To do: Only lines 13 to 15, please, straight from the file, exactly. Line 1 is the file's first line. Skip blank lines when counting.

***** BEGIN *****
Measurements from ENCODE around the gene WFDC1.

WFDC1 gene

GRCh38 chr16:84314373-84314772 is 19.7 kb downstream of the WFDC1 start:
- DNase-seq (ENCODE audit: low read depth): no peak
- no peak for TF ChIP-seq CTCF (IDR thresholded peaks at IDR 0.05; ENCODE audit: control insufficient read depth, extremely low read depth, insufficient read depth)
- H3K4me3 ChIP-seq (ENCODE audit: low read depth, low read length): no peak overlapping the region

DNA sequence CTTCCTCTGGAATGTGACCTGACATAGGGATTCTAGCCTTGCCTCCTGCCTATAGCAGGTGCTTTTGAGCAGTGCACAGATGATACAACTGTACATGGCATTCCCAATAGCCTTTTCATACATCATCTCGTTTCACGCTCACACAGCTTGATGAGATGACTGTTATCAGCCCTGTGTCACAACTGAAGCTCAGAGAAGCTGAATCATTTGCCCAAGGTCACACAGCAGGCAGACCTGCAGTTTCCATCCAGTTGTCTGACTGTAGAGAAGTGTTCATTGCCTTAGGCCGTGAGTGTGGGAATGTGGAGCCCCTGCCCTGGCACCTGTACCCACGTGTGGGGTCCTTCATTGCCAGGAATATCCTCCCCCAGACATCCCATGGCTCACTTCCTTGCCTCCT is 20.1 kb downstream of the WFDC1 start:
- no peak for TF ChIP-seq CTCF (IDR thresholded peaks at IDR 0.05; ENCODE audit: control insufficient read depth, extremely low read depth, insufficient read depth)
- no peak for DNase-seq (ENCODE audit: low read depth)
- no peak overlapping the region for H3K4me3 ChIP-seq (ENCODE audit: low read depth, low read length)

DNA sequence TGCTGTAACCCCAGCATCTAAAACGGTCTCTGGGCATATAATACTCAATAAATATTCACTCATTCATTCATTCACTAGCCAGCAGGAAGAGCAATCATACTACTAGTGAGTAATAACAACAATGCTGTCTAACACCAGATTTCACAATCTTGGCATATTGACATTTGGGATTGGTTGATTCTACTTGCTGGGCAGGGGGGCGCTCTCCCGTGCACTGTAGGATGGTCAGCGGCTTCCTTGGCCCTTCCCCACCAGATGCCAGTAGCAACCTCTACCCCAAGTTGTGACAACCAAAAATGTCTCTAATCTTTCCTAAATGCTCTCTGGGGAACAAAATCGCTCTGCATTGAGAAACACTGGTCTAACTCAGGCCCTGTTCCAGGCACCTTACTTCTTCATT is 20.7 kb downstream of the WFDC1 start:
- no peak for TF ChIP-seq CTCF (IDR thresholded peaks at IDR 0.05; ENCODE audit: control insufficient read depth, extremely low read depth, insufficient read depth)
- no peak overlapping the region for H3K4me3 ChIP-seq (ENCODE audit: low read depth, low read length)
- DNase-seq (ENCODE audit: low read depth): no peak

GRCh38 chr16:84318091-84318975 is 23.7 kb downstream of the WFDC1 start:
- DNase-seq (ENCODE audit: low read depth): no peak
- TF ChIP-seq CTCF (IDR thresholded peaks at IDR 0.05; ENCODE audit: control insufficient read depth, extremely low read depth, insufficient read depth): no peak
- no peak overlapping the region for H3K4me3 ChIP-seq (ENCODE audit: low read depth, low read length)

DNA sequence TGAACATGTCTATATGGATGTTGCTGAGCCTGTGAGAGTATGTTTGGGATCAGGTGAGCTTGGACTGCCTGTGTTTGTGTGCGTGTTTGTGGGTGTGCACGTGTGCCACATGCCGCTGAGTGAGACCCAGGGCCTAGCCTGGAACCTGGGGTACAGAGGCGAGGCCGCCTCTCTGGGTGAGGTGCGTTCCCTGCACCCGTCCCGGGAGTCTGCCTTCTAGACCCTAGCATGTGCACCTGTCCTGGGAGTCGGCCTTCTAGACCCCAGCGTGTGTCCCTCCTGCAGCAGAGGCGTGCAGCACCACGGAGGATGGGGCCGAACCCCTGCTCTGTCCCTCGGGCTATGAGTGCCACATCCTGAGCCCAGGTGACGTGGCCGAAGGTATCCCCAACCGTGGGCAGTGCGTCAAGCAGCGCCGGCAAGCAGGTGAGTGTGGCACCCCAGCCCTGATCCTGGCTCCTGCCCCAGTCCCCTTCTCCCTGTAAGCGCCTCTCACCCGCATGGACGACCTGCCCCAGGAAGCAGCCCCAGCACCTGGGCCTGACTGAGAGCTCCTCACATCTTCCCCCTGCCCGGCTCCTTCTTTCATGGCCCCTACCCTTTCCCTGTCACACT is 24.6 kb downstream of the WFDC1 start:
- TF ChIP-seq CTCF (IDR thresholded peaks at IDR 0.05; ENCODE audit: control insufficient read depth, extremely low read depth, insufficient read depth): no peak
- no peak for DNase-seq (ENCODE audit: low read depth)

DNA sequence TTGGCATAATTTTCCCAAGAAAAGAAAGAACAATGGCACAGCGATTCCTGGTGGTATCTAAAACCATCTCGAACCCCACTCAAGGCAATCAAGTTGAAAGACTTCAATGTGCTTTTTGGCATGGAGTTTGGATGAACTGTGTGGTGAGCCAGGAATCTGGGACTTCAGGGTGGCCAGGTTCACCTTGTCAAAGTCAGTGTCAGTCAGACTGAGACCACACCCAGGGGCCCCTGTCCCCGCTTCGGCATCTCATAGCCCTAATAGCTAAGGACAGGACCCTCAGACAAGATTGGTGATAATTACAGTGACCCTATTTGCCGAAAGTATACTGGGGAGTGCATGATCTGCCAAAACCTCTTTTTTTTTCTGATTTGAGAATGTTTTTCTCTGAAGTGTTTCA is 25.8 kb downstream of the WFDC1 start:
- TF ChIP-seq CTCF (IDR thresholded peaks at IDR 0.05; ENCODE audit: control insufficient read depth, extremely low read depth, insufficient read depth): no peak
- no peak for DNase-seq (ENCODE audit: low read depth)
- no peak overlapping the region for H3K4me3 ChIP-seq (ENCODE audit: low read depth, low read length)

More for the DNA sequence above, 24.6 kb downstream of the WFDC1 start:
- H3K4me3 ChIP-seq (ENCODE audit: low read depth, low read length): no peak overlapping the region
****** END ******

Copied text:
- no peak overlapping the region for H3K4me3 ChIP-seq (ENCODE audit: low read depth, low read length)
- DNase-seq (ENCODE audit: low read depth): no peak

GRCh38 chr16:84318091-84318975 is 23.7 kb downstream of the WFDC1 start: